Yeats' The Celtic Twilight

CONCERNING THE NEARNESS TOGETHER OF HEAVEN, EARTH, AND PURGATORY

   In Ireland this world and the world we go to after death are not far apart. I have heard of a ghost that was many years in a tree and many years in the archway of a bridge, and my old Mayo woman says, 'There is a bush up at my own place, and the people do be saying that there are two souls doing their penance under it. When the wind blows one way the one has shelter, and when it blows from the north the other has the shelter. It is twisted over with the way they be rooting under it for shelter. I don't believe it, but there is many a one would not pass by it at night.' Indeed there are times when the worlds are so near together that it seems as if our earthly chattels were no more than the shadows of things beyond. A lady I knew once saw a village child running about with a long trailing petticoat upon her, and asked the creature why she did not have it cut short. 'It was my grandmother's,' said the child; 'would you have her going about yonder with her petticoat up to her knees, and she dead but four days?' I have read a story of a woman whose ghost haunted her people because they had made her grave-clothes so short that the fires of purgatory burned her knees. The peasantry expect to have beyond the grave houses much like their earthly homes, only there the thatch will never grow leaky, nor the white walls lose their lustre, nor shall the dairy be at any time empty of good milk and butter. But now and then a landlord or an agent or a gauger will go by begging his bread, to show how God divides the righteous from the unrighteous.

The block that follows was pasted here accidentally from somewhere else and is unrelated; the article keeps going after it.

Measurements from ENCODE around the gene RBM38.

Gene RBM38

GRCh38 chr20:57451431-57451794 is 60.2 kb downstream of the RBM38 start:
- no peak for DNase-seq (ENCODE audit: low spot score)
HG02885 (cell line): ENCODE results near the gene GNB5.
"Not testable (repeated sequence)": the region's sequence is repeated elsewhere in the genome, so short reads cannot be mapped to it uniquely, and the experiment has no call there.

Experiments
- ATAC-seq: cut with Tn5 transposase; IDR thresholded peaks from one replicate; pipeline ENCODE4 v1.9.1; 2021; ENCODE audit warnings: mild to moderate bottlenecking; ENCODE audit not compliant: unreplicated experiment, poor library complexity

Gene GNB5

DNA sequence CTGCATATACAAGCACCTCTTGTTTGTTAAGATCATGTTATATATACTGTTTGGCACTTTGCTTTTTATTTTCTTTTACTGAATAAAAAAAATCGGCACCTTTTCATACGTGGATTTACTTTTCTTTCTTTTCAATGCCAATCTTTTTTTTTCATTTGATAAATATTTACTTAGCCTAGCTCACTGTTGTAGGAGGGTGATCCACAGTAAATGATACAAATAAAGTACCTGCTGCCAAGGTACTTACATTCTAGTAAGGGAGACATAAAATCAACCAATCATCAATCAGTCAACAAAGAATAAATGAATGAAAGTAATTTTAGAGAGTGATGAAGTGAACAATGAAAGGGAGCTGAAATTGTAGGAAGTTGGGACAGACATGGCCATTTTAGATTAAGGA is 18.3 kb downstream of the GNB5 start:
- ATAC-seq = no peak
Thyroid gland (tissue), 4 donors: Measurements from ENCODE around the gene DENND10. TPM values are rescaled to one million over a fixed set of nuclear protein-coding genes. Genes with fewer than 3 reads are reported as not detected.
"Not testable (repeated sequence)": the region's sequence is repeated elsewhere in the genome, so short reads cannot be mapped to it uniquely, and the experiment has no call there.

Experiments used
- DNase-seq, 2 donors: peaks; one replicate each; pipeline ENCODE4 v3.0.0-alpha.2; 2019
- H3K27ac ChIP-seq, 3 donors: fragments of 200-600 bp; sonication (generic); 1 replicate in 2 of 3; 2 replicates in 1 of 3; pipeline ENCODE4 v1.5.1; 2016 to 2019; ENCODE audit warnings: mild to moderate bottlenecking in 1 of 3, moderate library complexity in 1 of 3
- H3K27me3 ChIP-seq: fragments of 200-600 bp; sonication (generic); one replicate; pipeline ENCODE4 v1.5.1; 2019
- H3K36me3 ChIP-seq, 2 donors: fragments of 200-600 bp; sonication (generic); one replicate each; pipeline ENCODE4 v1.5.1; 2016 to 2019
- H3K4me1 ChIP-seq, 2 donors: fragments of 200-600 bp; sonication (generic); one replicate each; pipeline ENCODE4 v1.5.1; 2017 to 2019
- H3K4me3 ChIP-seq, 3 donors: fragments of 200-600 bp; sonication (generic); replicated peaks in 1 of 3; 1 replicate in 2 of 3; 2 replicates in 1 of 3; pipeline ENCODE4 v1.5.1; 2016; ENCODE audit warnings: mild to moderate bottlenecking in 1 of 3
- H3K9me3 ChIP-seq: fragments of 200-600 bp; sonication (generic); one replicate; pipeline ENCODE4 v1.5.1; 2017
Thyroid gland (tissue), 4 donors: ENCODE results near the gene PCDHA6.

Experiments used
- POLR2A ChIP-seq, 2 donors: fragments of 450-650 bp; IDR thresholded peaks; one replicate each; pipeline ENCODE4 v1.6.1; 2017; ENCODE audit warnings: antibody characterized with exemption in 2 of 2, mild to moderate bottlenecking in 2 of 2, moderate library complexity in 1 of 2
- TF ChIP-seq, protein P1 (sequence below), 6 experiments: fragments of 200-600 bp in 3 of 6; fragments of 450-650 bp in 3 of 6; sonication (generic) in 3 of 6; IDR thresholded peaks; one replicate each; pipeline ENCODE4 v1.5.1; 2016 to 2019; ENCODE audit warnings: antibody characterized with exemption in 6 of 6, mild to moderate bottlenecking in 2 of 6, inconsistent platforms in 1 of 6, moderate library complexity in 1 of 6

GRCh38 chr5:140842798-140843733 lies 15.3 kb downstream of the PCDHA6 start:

1892 and 1902.

Photograph of W.B. Yeats